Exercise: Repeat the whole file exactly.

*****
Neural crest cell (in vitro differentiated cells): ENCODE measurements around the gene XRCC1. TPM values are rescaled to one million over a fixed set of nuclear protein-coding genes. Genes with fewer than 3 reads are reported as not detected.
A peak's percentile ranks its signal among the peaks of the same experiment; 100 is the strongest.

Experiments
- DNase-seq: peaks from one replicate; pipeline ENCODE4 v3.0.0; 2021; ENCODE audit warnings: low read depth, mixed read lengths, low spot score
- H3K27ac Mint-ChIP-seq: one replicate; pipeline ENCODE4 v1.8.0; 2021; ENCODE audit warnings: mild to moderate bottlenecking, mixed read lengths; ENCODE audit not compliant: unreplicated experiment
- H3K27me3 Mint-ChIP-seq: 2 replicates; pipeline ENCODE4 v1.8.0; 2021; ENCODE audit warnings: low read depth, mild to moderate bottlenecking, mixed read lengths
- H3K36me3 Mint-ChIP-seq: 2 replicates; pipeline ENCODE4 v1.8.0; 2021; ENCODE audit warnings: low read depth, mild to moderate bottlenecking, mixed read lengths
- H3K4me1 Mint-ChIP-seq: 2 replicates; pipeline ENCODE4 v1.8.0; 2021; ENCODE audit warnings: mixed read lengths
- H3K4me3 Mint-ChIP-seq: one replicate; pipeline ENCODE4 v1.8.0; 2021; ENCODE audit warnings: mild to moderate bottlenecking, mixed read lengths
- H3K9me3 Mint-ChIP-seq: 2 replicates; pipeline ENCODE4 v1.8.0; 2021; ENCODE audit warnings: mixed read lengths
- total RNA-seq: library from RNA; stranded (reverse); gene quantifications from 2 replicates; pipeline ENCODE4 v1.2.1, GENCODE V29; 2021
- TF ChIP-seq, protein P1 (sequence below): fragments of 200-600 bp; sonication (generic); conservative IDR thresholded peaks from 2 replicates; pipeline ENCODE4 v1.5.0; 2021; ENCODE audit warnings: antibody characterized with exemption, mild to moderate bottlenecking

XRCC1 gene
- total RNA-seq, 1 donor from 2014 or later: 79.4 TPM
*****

Neural crest cell (in vitro differentiated cells): ENCODE measurements around the gene XRCC1. TPM values are rescaled to one million over a fixed set of nuclear protein-coding genes. Genes with fewer than 3 reads are reported as not detected.
A peak's percentile ranks its signal among the peaks of the same experiment; 100 is the strongest.

Experiments
- DNase-seq: peaks from one replicate; pipeline ENCODE4 v3.0.0; 2021; ENCODE audit warnings: low read depth, mixed read lengths, low spot score
- H3K27ac Mint-ChIP-seq: one replicate; pipeline ENCODE4 v1.8.0; 2021; ENCODE audit warnings: mild to moderate bottlenecking, mixed read lengths; ENCODE audit not compliant: unreplicated experiment
- H3K27me3 Mint-ChIP-seq: 2 replicates; pipeline ENCODE4 v1.8.0; 2021; ENCODE audit warnings: low read depth, mild to moderate bottlenecking, mixed read lengths
- H3K36me3 Mint-ChIP-seq: 2 replicates; pipeline ENCODE4 v1.8.0; 2021; ENCODE audit warnings: low read depth, mild to moderate bottlenecking, mixed read lengths
- H3K4me1 Mint-ChIP-seq: 2 replicates; pipeline ENCODE4 v1.8.0; 2021; ENCODE audit warnings: mixed read lengths
- H3K4me3 Mint-ChIP-seq: one replicate; pipeline ENCODE4 v1.8.0; 2021; ENCODE audit warnings: mild to moderate bottlenecking, mixed read lengths
- H3K9me3 Mint-ChIP-seq: 2 replicates; pipeline ENCODE4 v1.8.0; 2021; ENCODE audit warnings: mixed read lengths
- total RNA-seq: library from RNA; stranded (reverse); gene quantifications from 2 replicates; pipeline ENCODE4 v1.2.1, GENCODE V29; 2021
- TF ChIP-seq, protein P1 (sequence below): fragments of 200-600 bp; sonication (generic); conservative IDR thresholded peaks from 2 replicates; pipeline ENCODE4 v1.5.0; 2021; ENCODE audit warnings: antibody characterized with exemption, mild to moderate bottlenecking

XRCC1 gene
- total RNA-seq, 1 donor from 2014 or later: 79.4 TPM